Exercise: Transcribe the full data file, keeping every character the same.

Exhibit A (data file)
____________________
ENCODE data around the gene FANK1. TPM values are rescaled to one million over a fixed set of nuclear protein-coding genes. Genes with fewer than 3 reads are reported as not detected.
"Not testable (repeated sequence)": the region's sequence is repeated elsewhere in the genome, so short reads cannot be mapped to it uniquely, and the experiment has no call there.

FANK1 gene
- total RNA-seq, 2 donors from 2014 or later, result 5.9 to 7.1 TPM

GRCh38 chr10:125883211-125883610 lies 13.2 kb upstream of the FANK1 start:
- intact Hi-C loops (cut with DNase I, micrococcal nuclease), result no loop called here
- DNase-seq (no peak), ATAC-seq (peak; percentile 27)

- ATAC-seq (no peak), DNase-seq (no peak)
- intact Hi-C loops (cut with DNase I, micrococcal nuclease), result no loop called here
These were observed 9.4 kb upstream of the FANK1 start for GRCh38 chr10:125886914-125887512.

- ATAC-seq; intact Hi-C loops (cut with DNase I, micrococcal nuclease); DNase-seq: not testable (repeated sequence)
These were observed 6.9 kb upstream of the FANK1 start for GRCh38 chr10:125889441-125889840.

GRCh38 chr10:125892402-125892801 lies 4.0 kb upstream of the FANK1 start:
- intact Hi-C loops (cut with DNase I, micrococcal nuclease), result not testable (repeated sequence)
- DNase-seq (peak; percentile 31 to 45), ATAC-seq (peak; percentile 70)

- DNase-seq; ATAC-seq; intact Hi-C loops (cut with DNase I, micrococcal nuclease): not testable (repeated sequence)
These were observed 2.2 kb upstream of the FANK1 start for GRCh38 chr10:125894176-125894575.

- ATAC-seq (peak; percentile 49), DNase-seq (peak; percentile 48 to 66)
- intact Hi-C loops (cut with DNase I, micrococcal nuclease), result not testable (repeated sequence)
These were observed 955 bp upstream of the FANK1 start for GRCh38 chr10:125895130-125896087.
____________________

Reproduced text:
ENCODE data around the gene FANK1. TPM values are rescaled to one million over a fixed set of nuclear protein-coding genes. Genes with fewer than 3 reads are reported as not detected.
"Not testable (repeated sequence)": the region's sequence is repeated elsewhere in the genome, so short reads cannot be mapped to it uniquely, and the experiment has no call there.

FANK1 gene
- total RNA-seq, 2 donors from 2014 or later, result 5.9 to 7.1 TPM

GRCh38 chr10:125883211-125883610 lies 13.2 kb upstream of the FANK1 start:
- intact Hi-C loops (cut with DNase I, micrococcal nuclease), result no loop called here
- DNase-seq (no peak), ATAC-seq (peak; percentile 27)

- ATAC-seq (no peak), DNase-seq (no peak)
- intact Hi-C loops (cut with DNase I, micrococcal nuclease), result no loop called here
These were observed 9.4 kb upstream of the FANK1 start for GRCh38 chr10:125886914-125887512.

- ATAC-seq; intact Hi-C loops (cut with DNase I, micrococcal nuclease); DNase-seq: not testable (repeated sequence)
These were observed 6.9 kb upstream of the FANK1 start for GRCh38 chr10:125889441-125889840.

GRCh38 chr10:125892402-125892801 lies 4.0 kb upstream of the FANK1 start:
- intact Hi-C loops (cut with DNase I, micrococcal nuclease), result not testable (repeated sequence)
- DNase-seq (peak; percentile 31 to 45), ATAC-seq (peak; percentile 70)

- DNase-seq; ATAC-seq; intact Hi-C loops (cut with DNase I, micrococcal nuclease): not testable (repeated sequence)
These were observed 2.2 kb upstream of the FANK1 start for GRCh38 chr10:125894176-125894575.

- ATAC-seq (peak; percentile 49), DNase-seq (peak; percentile 48 to 66)
- intact Hi-C loops (cut with DNase I, micrococcal nuclease), result not testable (repeated sequence)
These were observed 955 bp upstream of the FANK1 start for GRCh38 chr10:125895130-125896087.